I'm still thinking about dogs...
When I'm working on a new project and thinking very hard I tend to do a lot of drawings that are not at all like what should go in the book... very realistic and detailed, or intensely scrawled, or just plain hairy, sometimes I think about a character for two hours and keep working at the same picture while I'm thinking so in the end it's cross-hatched almost through the paper. Some of them are quite awful, some are rather nice. None of them are ever in perspective.
I've almost learned to not show these drawings to publishers, but sometimes I forget... I always find them interesting myself because they show creative process.
I've had emergency meetings about them sometimes, when publishers call me in and have photocopies of them prepared covered in notes and white-out because they think I've gone dangerously off the rails.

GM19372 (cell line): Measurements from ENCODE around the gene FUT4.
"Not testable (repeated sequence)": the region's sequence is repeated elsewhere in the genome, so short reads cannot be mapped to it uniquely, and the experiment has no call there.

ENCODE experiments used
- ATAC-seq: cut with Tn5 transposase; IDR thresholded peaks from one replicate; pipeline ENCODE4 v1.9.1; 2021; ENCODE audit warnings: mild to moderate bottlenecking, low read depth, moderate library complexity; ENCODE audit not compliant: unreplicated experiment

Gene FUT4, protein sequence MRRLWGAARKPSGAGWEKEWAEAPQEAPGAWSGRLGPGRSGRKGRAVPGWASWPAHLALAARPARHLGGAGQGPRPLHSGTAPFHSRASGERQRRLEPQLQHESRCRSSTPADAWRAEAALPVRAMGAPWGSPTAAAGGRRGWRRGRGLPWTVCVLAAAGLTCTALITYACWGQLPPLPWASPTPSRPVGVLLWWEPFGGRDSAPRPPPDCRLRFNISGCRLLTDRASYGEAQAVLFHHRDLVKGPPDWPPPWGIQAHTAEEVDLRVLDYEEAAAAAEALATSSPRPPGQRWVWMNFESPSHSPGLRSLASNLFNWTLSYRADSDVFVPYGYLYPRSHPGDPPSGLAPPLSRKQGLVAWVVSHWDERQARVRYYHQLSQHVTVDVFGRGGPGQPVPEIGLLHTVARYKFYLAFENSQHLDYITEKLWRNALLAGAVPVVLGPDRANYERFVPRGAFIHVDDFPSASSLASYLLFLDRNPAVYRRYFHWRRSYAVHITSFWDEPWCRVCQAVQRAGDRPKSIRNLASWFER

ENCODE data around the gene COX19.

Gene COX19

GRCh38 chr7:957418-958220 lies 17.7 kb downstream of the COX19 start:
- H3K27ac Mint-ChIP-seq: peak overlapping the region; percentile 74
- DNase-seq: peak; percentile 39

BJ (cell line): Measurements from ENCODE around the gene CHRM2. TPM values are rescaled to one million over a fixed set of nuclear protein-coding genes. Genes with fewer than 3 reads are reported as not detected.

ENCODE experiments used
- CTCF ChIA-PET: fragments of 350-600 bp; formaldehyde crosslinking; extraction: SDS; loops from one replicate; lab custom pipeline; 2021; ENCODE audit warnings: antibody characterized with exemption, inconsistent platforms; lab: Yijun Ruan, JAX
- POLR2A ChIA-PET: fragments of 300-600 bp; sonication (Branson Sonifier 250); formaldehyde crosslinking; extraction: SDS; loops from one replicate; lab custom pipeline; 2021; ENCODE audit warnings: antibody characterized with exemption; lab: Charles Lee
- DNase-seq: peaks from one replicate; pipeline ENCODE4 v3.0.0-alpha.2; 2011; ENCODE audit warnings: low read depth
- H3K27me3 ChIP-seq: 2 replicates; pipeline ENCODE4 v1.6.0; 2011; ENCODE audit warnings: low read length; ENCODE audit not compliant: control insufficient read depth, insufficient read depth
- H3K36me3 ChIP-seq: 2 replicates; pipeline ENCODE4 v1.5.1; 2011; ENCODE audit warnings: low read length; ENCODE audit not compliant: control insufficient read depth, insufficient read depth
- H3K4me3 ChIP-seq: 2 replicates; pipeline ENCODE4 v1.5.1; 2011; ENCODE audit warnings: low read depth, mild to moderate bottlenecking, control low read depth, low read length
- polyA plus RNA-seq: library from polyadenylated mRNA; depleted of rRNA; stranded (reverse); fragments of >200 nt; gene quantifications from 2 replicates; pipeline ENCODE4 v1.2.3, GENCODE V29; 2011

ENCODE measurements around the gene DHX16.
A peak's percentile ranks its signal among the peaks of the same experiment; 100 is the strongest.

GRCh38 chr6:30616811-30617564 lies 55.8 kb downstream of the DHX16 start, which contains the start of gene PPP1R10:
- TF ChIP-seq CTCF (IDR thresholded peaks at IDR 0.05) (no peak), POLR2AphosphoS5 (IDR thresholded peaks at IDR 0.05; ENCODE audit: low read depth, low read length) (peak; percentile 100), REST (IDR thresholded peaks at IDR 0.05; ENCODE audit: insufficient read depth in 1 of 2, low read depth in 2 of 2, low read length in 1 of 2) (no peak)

Or people look through my sketchbooks and pick these drawings out and say things like "Wow! This is so much better than what you normally do! Much more mature work!" or they say "This is almost a good drawing, you just need to learn more about line!" (often about the same drawings actually) or "That looks a bit raw art, I don't like it if you do that" - And I go "Arrrgh, they aren't... they're just for me! - Go away!!!!"
But I still find it important not to edit my sketch-books for presentation, I think that would lead to me throwing things at the wall.
I've noticed that a lot of professional illustrators I've met have sketchbooks completely devoid of such things, instead just sketches that any publisher would accept as roughs that aren't inked in yet, or interesting yet non-threatening exercises in style. Maybe it's because I don't think in pictures.
Anyway, more dog-thinking now.